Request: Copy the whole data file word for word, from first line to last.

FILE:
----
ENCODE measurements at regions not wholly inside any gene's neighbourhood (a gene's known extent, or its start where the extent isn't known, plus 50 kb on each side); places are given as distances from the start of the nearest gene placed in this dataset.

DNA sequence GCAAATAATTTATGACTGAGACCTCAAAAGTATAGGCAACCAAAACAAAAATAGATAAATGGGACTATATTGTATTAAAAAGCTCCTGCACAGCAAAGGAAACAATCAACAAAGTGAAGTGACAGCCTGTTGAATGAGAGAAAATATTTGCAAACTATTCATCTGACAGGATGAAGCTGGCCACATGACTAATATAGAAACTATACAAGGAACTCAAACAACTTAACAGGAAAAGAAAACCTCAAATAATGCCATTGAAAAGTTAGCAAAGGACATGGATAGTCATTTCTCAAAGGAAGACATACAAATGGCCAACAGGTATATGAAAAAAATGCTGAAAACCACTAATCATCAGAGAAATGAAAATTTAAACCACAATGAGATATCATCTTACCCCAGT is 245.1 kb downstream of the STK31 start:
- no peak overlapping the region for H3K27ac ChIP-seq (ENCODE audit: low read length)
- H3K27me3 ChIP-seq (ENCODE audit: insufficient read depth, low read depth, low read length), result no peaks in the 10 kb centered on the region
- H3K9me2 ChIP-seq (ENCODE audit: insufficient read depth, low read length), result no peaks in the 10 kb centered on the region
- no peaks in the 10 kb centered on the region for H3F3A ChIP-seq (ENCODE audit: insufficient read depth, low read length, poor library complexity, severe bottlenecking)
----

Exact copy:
ENCODE measurements at regions not wholly inside any gene's neighbourhood (a gene's known extent, or its start where the extent isn't known, plus 50 kb on each side); places are given as distances from the start of the nearest gene placed in this dataset.

DNA sequence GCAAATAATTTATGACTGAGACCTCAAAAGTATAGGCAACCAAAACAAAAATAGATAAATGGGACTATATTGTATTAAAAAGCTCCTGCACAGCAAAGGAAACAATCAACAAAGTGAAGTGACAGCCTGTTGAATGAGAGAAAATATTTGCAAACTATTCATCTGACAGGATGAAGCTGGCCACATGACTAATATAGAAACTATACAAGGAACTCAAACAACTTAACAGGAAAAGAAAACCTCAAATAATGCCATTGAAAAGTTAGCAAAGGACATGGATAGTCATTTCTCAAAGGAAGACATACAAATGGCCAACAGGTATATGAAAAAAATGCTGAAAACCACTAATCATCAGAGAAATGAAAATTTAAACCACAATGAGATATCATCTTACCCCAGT is 245.1 kb downstream of the STK31 start:
- no peak overlapping the region for H3K27ac ChIP-seq (ENCODE audit: low read length)
- H3K27me3 ChIP-seq (ENCODE audit: insufficient read depth, low read depth, low read length), result no peaks in the 10 kb centered on the region
- H3K9me2 ChIP-seq (ENCODE audit: insufficient read depth, low read length), result no peaks in the 10 kb centered on the region
- no peaks in the 10 kb centered on the region for H3F3A ChIP-seq (ENCODE audit: insufficient read depth, low read length, poor library complexity, severe bottlenecking)